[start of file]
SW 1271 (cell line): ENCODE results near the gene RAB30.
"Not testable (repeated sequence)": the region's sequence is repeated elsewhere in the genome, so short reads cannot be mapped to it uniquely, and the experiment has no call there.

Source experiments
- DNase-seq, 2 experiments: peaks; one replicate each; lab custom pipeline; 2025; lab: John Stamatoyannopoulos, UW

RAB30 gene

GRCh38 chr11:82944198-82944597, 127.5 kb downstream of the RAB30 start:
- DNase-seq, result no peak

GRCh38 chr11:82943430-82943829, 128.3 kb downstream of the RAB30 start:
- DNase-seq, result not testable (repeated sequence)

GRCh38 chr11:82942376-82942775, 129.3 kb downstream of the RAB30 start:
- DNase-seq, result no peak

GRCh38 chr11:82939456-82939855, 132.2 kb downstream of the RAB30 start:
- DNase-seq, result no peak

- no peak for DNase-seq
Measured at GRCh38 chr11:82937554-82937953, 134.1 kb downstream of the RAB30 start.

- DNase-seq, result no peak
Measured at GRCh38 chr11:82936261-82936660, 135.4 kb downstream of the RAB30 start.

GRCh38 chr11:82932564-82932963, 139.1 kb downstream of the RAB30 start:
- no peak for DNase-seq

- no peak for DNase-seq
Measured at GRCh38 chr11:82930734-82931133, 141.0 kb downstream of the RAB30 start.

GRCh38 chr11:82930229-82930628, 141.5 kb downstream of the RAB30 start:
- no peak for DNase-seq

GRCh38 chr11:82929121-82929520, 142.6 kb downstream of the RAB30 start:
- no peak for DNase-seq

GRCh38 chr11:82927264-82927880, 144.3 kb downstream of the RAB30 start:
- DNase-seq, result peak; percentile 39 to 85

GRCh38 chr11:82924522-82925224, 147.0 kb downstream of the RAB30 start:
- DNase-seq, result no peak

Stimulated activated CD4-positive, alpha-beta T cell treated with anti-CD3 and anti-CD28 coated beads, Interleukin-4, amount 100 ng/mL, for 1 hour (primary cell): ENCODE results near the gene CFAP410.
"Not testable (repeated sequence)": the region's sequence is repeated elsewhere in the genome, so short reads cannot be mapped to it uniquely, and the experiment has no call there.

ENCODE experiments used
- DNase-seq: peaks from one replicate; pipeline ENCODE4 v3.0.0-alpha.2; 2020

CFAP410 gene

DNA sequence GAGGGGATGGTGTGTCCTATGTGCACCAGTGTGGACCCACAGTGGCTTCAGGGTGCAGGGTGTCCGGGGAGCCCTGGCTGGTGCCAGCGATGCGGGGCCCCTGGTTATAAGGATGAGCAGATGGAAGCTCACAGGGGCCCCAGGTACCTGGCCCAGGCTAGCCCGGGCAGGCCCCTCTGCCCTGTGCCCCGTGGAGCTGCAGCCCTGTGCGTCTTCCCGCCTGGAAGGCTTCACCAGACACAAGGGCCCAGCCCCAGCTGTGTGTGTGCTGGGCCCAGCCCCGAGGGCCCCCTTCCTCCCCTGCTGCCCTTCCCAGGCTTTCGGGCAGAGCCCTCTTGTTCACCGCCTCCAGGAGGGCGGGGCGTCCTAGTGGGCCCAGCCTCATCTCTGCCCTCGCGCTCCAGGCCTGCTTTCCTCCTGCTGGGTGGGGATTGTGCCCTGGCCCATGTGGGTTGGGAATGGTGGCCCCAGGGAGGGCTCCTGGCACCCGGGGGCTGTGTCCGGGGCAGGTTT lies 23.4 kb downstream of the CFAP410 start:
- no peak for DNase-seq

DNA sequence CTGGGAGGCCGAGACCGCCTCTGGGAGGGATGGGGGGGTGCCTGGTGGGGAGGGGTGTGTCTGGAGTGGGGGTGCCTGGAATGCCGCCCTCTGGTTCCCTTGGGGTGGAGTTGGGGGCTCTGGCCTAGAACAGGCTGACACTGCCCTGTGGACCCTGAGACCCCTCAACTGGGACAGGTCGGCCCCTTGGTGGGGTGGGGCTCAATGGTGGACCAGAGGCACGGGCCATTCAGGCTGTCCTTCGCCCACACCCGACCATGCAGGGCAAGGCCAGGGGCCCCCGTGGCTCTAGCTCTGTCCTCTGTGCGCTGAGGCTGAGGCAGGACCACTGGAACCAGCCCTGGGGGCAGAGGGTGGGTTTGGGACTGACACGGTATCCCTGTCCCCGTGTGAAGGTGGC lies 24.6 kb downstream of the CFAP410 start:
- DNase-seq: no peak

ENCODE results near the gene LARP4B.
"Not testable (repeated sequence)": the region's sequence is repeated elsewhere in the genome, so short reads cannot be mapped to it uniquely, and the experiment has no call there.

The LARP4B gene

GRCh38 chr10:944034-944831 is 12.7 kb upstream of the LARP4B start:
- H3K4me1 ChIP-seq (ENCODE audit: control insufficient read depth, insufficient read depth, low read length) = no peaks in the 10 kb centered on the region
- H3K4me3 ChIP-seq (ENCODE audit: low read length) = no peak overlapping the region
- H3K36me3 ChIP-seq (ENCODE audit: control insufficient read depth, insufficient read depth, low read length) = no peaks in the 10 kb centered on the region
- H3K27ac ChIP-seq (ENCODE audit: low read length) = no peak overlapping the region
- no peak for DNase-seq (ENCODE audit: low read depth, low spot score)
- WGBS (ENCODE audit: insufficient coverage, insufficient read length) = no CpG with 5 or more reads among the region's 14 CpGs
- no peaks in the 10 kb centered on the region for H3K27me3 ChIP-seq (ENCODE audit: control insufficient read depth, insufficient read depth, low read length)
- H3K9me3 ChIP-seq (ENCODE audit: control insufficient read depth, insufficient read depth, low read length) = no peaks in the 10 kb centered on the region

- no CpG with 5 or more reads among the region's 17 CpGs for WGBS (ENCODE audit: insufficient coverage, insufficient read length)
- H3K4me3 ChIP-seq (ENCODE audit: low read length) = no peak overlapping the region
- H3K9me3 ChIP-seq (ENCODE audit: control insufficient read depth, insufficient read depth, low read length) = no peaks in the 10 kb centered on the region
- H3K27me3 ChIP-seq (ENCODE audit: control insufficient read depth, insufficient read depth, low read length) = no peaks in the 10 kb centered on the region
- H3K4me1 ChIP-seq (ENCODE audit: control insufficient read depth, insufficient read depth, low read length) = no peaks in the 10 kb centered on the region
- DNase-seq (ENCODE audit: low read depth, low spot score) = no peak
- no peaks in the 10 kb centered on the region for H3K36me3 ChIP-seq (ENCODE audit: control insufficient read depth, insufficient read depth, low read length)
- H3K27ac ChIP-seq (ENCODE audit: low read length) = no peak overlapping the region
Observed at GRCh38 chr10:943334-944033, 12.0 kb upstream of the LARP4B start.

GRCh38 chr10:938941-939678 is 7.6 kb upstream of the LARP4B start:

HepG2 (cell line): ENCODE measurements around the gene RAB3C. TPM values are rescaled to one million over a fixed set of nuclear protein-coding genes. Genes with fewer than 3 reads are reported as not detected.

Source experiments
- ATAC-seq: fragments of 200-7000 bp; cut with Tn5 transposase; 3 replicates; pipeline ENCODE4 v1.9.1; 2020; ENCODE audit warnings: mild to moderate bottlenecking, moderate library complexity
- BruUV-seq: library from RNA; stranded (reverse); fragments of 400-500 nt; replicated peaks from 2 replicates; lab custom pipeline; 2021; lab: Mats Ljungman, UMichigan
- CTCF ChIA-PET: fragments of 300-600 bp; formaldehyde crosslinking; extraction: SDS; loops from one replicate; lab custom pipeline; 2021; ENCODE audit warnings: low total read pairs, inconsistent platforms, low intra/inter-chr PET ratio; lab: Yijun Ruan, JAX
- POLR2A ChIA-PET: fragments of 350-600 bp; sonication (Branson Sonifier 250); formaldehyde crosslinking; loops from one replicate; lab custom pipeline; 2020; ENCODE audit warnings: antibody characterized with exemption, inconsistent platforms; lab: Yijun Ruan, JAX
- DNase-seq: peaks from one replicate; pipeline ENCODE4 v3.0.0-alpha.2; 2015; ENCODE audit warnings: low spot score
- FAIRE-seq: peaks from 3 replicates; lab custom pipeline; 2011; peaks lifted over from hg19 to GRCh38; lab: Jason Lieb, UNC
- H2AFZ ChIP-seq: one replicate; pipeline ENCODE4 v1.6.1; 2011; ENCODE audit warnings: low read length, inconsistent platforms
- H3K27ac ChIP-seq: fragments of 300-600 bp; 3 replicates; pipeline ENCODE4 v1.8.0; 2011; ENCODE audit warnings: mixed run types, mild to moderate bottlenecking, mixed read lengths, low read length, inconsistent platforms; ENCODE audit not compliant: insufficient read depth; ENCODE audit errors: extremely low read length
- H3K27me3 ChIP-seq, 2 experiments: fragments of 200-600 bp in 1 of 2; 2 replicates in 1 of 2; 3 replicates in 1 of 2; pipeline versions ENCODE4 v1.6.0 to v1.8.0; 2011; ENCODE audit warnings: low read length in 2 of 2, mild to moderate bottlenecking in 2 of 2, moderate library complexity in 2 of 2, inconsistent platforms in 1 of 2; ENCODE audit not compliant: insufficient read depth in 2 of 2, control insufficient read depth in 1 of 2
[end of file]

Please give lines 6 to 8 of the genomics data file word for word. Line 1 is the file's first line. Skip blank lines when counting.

GRCh38 chr11:82944198-82944597, 127.5 kb downstream of the RAB30 start:
- DNase-seq, result no peak

GRCh38 chr11:82943430-82943829, 128.3 kb downstream of the RAB30 start: